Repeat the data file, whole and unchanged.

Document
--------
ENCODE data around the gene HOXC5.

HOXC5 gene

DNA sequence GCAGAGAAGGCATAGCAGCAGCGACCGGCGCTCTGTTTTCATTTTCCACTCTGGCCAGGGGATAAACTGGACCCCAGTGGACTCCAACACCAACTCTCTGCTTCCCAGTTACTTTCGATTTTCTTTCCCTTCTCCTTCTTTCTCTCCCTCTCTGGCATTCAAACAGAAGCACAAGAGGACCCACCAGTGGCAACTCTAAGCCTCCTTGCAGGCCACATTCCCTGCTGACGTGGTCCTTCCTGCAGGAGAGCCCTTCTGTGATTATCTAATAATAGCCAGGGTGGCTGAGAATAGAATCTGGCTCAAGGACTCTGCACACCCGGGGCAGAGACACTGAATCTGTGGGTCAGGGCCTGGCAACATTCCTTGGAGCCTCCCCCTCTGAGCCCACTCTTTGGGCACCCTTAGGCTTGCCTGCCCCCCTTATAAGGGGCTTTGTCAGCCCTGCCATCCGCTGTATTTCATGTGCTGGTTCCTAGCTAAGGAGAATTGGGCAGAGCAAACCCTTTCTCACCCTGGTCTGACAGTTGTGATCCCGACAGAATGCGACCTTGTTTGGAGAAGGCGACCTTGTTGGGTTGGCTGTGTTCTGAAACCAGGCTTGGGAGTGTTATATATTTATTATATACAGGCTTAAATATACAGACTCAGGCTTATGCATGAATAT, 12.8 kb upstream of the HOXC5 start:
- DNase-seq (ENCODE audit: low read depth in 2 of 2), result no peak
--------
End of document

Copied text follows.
ENCODE data around the gene HOXC5.

HOXC5 gene

DNA sequence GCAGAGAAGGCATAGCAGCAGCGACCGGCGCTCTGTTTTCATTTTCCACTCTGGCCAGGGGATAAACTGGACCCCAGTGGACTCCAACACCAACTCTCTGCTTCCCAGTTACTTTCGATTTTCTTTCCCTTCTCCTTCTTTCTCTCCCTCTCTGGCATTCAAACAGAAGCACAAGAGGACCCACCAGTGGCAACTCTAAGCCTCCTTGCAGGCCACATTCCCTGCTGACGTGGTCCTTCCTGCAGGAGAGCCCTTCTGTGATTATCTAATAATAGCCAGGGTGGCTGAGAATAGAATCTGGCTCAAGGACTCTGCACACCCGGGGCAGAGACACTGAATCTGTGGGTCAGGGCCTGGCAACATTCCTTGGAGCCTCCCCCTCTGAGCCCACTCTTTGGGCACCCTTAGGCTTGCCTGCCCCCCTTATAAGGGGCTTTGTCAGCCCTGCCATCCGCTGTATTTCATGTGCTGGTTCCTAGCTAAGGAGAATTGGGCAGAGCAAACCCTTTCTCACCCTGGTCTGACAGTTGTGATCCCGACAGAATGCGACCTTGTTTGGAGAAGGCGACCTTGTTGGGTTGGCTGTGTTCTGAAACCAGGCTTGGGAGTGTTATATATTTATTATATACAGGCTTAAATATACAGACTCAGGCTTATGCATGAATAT, 12.8 kb upstream of the HOXC5 start:
- DNase-seq (ENCODE audit: low read depth in 2 of 2), result no peak